Predicting survival in dairy cattle using machine learning

Esther Margaretha Maria van der Heide

Research output: Thesisinternal PhD, WU


Although cows can live to be twenty years old, the average lifespan for a dairy cow is only five to six years. Improving the lifespan of dairy cows would have several benefits such as increasing farm profitability and reducing the environmental impact of milk production. However, the complexity of survival makes it difficult to improve this trait in practice. In this thesis, I proposed using phenotypic prediction of survival to select young cows for the dairy herd, improving survival through increased lifespan of selected cows and better heifer management. The aim of this thesis was to investigate if it was possible to predict survival phenotype accurately enough to be of use in selection. I investigated three different methods to predict survival: multiple logistic regression, random forest and naive Bayes. In chapters two to four of this thesis I predicted the survival trait “survival to second lactation” using all three aforementioned methods. In chapter five, I predicted the survival trait “number of parities reached” using only the random forest method. Random forest and naive Bayes proved the best methods for predicting survival to second lactation, although predictive performance overall was low. The correlations between predictions for individual cows were much lower than expected, which indicated that the models predicted individual cows differently. Therefore, in chapter four I investigated if combining the results into an ensemble could improve predictive performance. An ensemble using multiple logistic regression resulted in the largest increase in performance, although none of the explored ensemble methods improved performance consistently across datasets. I further investigated if there was a benefit in including genomic information or a farm-specific effect. In chapter two, I investigated the benefit of combining genomic and phenotypic information. Genomic breeding values especially improved the prediction of survival early in life, with breeding values for fertility and longevity remained informative even after first calving. In chapter five I tested several different methods to include a farm effect and described the advantages and disadvantages of the various approaches. The results of this thesis provide valuable insights in the challenges of predicting survival traits and the suitability of various (machine learning) methods for the prediction of survival in dairy cattle.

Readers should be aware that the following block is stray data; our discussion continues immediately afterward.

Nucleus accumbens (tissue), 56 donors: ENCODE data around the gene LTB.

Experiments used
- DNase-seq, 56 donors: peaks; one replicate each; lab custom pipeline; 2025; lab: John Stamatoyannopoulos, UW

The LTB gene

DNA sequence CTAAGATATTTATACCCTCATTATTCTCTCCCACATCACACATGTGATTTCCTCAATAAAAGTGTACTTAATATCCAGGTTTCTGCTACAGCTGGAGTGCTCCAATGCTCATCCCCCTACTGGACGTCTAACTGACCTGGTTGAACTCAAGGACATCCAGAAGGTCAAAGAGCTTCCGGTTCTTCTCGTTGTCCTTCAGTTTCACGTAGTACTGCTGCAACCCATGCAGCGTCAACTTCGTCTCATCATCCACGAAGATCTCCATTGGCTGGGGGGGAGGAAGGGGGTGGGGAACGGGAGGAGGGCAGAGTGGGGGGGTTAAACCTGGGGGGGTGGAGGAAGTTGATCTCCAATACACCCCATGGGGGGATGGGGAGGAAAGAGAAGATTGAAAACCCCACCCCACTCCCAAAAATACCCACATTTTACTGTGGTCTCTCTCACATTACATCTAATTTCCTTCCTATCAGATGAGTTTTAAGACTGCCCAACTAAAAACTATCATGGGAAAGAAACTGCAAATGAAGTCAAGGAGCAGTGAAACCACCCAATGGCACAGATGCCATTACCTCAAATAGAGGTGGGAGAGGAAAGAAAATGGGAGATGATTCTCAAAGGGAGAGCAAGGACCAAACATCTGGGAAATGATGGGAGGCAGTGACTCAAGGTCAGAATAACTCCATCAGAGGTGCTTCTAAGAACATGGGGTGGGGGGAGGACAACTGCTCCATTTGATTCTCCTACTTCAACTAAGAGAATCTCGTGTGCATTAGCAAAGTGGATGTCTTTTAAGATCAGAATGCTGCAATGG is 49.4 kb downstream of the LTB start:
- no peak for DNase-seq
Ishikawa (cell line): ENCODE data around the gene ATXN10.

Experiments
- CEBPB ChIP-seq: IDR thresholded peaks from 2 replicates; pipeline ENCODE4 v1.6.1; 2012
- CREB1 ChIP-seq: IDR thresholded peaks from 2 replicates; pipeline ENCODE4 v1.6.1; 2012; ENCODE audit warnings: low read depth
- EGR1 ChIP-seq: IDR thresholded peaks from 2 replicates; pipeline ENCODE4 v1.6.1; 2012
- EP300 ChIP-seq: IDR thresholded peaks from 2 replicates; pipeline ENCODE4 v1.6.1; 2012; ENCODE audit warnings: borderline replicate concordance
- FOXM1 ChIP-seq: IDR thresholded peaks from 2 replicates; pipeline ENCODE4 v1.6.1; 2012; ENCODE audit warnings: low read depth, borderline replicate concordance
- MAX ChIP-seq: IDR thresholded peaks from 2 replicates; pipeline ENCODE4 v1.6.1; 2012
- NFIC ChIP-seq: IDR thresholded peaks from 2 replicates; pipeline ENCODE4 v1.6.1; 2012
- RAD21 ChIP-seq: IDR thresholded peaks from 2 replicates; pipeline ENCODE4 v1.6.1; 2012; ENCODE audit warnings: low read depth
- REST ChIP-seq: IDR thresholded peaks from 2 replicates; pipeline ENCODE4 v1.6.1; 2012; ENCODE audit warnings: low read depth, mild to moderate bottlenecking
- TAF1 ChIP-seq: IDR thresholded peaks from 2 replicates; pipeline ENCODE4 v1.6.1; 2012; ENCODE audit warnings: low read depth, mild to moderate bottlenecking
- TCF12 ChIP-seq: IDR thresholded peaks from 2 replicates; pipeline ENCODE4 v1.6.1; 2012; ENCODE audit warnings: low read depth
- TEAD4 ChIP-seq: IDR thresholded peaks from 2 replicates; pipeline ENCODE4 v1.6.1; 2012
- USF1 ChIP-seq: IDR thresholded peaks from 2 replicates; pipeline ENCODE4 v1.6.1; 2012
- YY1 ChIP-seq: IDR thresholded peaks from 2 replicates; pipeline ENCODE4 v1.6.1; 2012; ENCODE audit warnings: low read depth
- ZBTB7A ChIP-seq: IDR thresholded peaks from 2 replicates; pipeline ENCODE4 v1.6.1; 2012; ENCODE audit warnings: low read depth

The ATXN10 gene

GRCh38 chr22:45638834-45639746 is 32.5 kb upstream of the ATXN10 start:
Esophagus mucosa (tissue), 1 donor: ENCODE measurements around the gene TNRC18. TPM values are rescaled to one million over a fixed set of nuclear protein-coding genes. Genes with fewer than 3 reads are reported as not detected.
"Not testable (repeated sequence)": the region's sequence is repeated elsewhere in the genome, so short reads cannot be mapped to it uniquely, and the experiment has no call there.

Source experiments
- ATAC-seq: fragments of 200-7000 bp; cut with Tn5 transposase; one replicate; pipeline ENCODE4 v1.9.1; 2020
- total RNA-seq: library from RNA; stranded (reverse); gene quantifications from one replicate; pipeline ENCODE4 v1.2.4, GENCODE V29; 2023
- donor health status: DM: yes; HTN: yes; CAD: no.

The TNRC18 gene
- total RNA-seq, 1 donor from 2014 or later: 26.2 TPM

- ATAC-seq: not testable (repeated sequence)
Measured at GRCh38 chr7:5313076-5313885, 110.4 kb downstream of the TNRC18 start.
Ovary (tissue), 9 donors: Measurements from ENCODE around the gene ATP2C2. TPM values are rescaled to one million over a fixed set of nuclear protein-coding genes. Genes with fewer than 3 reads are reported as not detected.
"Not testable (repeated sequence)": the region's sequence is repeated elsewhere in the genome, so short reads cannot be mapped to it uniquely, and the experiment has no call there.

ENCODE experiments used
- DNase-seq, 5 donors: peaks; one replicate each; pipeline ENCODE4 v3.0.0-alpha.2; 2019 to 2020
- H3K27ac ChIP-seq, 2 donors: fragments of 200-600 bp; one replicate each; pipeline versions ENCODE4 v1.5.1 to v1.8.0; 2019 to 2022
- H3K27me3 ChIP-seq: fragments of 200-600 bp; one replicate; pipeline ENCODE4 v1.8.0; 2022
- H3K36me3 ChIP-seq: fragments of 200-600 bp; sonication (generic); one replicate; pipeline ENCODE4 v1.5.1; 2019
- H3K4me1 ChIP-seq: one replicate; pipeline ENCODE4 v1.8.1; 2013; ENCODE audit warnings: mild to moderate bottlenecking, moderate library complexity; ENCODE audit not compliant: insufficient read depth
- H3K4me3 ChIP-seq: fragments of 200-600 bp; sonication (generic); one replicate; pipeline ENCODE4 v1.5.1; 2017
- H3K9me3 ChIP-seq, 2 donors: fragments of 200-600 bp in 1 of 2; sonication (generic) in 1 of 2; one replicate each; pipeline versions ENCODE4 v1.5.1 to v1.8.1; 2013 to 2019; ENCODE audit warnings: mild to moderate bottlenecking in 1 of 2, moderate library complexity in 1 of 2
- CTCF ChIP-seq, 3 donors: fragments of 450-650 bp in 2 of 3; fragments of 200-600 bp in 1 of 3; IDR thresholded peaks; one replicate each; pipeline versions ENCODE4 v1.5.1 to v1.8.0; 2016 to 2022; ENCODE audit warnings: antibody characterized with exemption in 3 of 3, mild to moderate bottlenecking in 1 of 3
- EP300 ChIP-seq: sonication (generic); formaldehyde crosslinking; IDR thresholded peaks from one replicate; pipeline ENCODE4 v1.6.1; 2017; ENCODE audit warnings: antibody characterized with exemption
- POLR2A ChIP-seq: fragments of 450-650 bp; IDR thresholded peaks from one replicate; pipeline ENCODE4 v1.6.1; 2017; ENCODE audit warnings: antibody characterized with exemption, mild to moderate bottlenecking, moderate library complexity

Original languageEnglish
QualificationDoctor of Philosophy
Awarding Institution
  • Wageningen University
  • Veerkamp, Roel, Promotor
  • Ducro, Bart, Co-promotor
  • Kamphuis, Claudia, Co-promotor
Award date11 Sept 2020
Place of PublicationWageningen
Print ISBNs9789463954273
Publication statusPublished - 11 Sept 2020


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